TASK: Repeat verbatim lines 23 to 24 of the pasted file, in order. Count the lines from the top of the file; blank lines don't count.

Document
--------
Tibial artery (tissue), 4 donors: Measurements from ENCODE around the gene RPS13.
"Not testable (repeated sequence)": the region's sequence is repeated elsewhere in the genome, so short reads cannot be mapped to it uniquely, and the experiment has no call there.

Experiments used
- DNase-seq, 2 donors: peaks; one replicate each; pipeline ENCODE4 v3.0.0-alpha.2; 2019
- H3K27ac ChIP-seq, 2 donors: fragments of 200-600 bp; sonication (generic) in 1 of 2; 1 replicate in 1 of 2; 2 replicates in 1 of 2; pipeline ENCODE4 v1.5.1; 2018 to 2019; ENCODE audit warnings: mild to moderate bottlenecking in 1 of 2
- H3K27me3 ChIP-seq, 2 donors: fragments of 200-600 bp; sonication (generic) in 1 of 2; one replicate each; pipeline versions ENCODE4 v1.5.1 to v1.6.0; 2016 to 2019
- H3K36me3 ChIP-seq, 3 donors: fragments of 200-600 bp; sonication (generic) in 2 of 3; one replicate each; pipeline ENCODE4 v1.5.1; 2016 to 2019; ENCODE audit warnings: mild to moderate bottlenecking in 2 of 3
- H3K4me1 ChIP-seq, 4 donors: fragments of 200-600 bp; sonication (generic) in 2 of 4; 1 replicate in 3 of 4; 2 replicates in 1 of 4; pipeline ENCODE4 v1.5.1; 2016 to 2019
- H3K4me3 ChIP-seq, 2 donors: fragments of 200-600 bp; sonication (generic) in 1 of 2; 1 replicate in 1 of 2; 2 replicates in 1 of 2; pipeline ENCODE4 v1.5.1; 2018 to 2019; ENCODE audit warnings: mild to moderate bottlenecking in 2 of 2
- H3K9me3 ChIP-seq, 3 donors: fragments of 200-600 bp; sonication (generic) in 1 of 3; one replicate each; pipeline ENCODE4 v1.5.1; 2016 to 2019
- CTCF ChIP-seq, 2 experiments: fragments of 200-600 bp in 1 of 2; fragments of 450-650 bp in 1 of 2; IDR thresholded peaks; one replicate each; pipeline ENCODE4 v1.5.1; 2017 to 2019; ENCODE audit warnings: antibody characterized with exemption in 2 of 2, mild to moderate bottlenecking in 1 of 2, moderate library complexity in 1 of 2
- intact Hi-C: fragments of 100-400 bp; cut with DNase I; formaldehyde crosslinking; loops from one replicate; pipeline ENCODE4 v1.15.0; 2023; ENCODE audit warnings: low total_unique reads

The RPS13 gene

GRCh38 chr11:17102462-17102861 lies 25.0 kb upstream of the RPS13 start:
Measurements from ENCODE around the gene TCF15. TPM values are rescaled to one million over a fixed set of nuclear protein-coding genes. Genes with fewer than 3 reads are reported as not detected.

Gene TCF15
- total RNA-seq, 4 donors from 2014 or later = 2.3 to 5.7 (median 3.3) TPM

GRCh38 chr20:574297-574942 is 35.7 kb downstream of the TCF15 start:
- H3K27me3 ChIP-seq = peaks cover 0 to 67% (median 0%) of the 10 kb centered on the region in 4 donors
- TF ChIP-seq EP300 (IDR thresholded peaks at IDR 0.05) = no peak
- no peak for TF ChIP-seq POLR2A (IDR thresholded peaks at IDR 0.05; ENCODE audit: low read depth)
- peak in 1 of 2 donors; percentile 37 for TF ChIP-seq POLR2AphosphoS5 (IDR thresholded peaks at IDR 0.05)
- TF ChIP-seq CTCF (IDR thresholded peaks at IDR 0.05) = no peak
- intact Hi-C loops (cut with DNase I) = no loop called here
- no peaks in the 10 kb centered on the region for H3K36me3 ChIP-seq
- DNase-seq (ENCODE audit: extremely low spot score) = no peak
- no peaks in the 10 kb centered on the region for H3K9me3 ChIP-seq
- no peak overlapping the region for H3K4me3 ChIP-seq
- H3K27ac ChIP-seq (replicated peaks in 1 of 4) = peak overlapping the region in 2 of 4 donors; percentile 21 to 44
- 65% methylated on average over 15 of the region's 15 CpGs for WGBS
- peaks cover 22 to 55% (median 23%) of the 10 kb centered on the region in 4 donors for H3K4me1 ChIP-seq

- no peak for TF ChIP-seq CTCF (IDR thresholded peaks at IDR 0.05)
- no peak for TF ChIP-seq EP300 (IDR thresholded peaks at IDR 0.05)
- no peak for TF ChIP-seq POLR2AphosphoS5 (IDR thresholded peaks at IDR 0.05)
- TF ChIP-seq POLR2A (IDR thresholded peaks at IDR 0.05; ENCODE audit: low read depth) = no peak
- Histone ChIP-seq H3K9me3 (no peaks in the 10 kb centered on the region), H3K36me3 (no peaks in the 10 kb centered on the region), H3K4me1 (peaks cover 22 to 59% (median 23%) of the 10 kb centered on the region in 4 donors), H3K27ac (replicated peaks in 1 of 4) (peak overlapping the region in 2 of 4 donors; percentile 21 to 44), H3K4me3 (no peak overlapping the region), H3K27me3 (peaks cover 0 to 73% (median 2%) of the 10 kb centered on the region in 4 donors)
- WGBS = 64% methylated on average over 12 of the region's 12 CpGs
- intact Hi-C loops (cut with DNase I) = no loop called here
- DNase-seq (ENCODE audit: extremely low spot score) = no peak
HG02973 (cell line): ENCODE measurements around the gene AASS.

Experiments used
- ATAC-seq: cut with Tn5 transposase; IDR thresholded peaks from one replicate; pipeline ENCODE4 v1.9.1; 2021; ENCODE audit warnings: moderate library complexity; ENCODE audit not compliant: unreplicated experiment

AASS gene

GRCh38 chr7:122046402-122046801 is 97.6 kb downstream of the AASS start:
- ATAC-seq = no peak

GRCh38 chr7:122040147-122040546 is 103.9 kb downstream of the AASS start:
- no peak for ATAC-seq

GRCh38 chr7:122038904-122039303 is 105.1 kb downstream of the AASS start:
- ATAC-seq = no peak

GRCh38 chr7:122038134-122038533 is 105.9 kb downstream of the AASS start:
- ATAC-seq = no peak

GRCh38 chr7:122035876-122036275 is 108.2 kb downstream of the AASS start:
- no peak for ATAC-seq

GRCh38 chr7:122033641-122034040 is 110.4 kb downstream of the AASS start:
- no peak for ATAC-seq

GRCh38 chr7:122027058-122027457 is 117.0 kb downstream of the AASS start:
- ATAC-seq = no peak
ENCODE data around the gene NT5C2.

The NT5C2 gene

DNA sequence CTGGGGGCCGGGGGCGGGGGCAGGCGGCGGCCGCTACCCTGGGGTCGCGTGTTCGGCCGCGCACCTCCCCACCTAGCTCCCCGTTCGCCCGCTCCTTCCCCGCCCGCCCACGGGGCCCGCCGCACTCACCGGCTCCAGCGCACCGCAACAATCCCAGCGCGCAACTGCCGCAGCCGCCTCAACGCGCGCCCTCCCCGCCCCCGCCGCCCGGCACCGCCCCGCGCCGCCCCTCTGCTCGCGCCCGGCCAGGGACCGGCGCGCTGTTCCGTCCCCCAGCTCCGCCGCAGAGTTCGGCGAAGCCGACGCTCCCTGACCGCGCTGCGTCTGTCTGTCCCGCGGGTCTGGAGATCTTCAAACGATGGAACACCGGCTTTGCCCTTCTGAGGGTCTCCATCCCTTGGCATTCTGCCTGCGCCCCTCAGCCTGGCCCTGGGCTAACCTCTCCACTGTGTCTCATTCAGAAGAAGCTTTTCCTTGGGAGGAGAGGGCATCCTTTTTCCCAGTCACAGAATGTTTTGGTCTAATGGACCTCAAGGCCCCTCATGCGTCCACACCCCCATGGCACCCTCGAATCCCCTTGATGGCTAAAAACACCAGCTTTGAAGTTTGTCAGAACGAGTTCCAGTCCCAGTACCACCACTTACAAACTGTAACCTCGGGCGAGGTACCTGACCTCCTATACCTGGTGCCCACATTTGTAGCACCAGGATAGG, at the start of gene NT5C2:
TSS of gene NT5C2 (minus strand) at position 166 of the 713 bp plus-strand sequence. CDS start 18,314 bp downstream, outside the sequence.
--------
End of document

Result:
- TF ChIP-seq CTCF (IDR thresholded peaks at IDR 0.05) = no peak
- intact Hi-C loops (cut with DNase I) = no loop called here